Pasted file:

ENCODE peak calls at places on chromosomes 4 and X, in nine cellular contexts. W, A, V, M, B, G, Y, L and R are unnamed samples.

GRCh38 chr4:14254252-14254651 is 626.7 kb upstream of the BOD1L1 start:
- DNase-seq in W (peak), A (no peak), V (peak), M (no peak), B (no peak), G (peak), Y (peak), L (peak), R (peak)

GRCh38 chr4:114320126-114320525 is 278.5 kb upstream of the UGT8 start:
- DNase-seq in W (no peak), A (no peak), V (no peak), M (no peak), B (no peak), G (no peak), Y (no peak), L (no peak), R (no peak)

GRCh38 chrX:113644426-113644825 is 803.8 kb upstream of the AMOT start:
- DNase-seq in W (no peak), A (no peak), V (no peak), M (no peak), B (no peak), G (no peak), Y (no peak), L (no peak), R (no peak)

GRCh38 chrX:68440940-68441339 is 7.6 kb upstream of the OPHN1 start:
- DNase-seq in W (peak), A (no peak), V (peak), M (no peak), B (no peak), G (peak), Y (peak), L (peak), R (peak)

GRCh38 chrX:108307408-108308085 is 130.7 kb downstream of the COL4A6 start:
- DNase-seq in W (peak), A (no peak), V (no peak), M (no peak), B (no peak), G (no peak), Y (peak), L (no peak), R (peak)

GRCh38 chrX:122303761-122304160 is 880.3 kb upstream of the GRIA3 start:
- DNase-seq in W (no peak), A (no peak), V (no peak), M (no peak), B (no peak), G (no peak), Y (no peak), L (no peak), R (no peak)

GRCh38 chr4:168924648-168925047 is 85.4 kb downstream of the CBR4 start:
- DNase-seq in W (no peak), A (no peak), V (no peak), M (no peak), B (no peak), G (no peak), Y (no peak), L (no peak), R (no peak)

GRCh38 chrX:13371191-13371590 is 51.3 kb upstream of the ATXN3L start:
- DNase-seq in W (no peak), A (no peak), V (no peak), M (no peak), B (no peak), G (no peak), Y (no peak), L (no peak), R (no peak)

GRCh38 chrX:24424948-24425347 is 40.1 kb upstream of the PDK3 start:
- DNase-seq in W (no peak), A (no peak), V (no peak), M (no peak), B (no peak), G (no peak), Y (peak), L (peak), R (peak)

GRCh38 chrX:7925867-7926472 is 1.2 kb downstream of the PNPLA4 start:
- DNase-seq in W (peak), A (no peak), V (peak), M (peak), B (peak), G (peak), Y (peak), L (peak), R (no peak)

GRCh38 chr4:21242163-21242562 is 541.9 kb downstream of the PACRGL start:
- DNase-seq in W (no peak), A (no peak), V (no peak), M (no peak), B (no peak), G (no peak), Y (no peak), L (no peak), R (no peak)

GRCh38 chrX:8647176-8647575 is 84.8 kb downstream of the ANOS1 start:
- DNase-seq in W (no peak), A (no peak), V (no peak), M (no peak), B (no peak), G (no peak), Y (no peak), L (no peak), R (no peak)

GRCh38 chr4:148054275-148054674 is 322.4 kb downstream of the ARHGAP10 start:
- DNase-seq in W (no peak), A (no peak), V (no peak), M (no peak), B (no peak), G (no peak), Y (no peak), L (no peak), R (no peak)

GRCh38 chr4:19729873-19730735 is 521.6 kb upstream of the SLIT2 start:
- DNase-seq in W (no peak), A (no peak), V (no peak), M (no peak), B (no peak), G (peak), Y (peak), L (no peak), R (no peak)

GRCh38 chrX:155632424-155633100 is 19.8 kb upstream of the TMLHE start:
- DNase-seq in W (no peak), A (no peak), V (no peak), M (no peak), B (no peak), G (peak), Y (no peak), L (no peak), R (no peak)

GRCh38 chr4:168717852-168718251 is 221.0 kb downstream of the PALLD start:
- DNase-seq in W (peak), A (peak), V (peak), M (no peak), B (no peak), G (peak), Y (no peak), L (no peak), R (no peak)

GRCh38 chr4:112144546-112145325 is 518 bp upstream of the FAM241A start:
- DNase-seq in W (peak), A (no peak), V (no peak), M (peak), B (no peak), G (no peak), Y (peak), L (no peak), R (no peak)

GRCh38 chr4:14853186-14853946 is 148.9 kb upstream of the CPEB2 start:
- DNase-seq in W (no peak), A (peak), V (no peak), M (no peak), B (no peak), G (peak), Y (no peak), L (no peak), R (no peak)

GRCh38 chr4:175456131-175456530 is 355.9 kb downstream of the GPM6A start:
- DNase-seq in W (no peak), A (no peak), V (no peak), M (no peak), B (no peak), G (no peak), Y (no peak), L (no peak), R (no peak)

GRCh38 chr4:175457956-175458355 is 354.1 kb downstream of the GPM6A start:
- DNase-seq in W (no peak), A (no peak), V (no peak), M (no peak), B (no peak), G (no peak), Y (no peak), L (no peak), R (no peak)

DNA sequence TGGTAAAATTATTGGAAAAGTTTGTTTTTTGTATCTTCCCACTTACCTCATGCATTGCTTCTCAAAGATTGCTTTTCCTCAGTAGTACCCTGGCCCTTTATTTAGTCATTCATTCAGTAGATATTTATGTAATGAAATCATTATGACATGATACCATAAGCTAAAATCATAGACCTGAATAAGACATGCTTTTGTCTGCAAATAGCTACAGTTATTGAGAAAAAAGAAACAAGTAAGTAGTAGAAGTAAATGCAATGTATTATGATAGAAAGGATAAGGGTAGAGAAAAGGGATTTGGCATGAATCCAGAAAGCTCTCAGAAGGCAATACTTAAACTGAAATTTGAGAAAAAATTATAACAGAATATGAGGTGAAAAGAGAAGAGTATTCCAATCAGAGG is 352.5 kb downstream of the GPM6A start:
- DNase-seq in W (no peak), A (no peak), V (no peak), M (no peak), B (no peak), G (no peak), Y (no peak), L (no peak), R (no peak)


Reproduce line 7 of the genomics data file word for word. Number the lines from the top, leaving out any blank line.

- DNase-seq in W (no peak), A (no peak), V (no peak), M (no peak), B (no peak), G (no peak), Y (no peak), L (no peak), R (no peak)